|And Now Outta The Campaign|
Walker is officially out:
Mr. Walker’s intended withdrawal is a humiliating climb down for a Republican governor once seen as all but politically invincible. He started the year at the top of the polls but has seen his position gradually deteriorate, amid the rise of Donald J. Trump’s populist campaign and repeated missteps by Mr. Walker himself.Here are the hot-takes:
- Vox cues up a tweet-storm by Liz Mair, a staffer he let go as the result of internal problems and her saying mean things about Iowa. She has a long list of things he did wrong including verbal tics ("Yes") and leaning too hard on the union thing.
- Sabato's Crystal Ball hits the high points: flip-flopping, scaring the business class (restricting legal immigration), and then wanting to run as an outsider--but Trump . , ,
- HotAir references Erick Erickson in predicting that we are headed for a Cruz-Rubio primary with Walker gone and Jeb on the rocks. Well, maybe. Hard to see how that fairs with Jeb holding 8% of the vote though.
- Erickson himself, ear-to-the-political-ground says the Walker mega-donors are going to . . . Rubio.
- Josh Kraushaar tweets insightfully that this shows that hard money matters--you can't live off the land on super PAC dollars.
- Chris Cillizza tweets "For people who say personality doesn't matter in a presidential race, I have two words for you: Scott Walker." OUCH.
- Union Tweet (Richard Trumka): "#ScottWalker is still a disgrace, just no longer national."
- The Omnivore CALLED IT on August 22: Next to Fall Scott Walker!
This is where he was supposed to be tonight:
|:: SNIFF ::|
Indeed, Walker goes down with about 26 million in super-pac's money. What happens to it isn't clear. Donors can get their money back--or it could be used to back another candidate. Which one? Probably? Yeah: Rubio.
Rubio vs. Jeb: It's On
The exit of Walker means that one of the maybe 4 top-tier guys is gone. The remaining three are Rubio, Jeb, and Ted Cruz or Kaisch. If Kaisch continues to climb, he might overtake someone--but right now he's polling 2.3%. Matt Yglesias of Vox plays devil's advocate and says what everyone is thinking: Jeb should drop out for the good of the party. The argument is straightforward:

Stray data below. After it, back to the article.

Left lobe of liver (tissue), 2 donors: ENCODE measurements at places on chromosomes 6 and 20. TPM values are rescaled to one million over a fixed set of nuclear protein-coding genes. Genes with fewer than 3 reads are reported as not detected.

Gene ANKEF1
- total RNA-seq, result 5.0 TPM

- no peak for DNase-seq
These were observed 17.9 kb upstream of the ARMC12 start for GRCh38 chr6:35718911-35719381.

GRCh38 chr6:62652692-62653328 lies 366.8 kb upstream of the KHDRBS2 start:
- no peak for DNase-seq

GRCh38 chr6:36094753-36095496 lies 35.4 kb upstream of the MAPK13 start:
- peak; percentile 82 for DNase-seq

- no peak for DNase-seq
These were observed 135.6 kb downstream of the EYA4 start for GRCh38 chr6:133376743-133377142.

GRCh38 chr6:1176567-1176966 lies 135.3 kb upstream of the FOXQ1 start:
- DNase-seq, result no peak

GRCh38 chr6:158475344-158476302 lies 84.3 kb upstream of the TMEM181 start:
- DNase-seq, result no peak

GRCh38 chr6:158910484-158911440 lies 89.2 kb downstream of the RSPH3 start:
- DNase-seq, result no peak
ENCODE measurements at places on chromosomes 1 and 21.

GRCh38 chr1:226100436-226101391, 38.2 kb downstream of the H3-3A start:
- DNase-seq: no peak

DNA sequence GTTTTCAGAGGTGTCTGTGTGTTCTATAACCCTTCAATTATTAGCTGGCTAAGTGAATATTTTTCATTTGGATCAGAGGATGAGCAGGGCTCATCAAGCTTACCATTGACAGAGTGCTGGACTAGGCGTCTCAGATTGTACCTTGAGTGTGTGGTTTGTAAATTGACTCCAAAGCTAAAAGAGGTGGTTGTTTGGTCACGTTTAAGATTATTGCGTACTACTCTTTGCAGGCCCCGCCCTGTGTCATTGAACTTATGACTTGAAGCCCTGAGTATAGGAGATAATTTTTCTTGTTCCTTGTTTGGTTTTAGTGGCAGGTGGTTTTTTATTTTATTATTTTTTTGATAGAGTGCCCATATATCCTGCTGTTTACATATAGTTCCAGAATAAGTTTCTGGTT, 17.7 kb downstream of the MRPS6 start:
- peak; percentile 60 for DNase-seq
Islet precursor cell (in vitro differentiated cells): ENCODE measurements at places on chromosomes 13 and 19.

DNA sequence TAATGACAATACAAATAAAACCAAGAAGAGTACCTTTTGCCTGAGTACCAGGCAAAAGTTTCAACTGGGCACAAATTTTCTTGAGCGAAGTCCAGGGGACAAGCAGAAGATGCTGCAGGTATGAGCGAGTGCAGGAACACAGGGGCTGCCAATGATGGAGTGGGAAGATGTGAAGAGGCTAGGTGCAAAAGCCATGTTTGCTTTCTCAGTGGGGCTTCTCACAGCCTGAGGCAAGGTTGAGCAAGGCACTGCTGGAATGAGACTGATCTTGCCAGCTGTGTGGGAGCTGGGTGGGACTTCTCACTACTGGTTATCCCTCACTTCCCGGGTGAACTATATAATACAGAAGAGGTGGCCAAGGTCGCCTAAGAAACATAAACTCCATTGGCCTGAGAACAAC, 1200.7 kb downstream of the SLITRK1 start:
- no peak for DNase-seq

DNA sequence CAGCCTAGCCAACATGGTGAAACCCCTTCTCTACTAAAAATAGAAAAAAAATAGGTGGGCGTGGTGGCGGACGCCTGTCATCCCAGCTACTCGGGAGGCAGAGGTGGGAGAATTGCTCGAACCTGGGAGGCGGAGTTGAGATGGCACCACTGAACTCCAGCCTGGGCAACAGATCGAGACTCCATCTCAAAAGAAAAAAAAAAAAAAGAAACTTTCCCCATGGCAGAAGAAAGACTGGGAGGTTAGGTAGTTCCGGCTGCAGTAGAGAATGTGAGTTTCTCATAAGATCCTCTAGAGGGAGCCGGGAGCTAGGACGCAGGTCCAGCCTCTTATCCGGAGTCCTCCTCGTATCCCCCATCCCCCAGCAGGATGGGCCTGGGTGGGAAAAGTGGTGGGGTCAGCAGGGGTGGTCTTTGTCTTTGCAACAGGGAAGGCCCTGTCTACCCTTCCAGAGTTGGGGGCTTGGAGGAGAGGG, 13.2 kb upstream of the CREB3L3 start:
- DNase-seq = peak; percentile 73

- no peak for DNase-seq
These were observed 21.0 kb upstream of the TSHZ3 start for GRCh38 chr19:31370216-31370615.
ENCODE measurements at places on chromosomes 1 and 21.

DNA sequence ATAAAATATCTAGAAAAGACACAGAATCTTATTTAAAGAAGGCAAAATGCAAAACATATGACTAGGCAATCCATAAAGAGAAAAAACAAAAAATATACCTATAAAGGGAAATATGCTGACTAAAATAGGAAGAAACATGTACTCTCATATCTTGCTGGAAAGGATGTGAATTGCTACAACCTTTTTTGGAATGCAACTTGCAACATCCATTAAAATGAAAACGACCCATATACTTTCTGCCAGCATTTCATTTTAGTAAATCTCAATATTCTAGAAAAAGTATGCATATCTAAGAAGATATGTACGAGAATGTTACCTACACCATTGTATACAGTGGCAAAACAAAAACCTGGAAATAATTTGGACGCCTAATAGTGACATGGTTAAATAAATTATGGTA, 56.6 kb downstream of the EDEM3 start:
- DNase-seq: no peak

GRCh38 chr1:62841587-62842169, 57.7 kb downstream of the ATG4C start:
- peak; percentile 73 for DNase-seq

- Rubio is exactly like Jeb--except good at politics.
- The conventional candidates (he includes Christie and Jindal) split the conventional vote (although to be honest, Christie and Jindal are not splitting much of anything right now).
Walker himself was holding a measly 1.8 polling points in the RCP average at last check--so it's not like him getting out throws the voters to Rubio in some kind of landslide (Rubio pulls a 7.3--a half point behind Bush and about a point ahead of Cruz). On the other hand, the dynamic changes. Walker leaving means that even well funded guys are now looking over their shoulders. Donors are seeing that just giving someone 26MM doesn't mean they'll have staying power.
Walker reminds us (these candidates) of our mortality in a way that Rick Perry did not.
Next To Fall?
If The Omnivore had to guess, he would pick the bottom of the pack. The Pataki's, the Jindals--those guys. In the top-slots? Chris Christie? Probably.
What About Trump, Carson, and Fiorina?
Trump might already be declining (we don't know yet--he's taken a hit--but does he have a floor? It's unclear). Carson is also declining--this is more meaningful since, as Ross Douthat notes, Carson's campaign is pretty empty--even moreso than Trump's. If he isn't electrifying the evangelicals or the outsiders-but-not-Trumps, he doesn't have much. Carly Fiorina is a real candidate with real positions. She may have staying power but right now she's in 6th and it's not exactly clear who she cannibalizes support from (it appears Carson, Trump, and Walker--but she seems too conventional to get that much more out of Carson and Trump--Jeb was unchanged after the debate, for example).
The key takeaway from the fall of Walker is this: guys who looked like the chosen ones to unite the Tea Party and the Establishment have, twice--well, two and a half times (since you count Perry for 1.5), been a disaster. The idea of a sane, smart, Tea Party governor seems elusive--out of reach. Whether this is something endemic to the positions (Perry succeeded in a very good local economy, Walker was able to pull off some good moves with an electorate that favored him) or just bad luck, we don't know.
We do know that the remaining candidates are substantially more polarized: Cruz is a real politician--but he is seriously disliked by the establishment and is looking for a shutdown that will make him less popular. If Trump were to vanish (and Carson simply isn't electable) Cruz would still be vulnerable to things that mere mortal politicians are: the party establishment influencing the donor-class. In other words, without a Walker (or a Perry), the conservative wing of the party doesn't have a lot to go on.
This should make the decisions about who to back even more critical and fraught. Walker's exit doesn't just kill his candidacy--it kills the dream of a great-white-hope uniter (and, let's be real, there's no one in the race whiter than Walker).
|It's A Nice Day For A White Walker :: Rockin' Guitar Solo ::|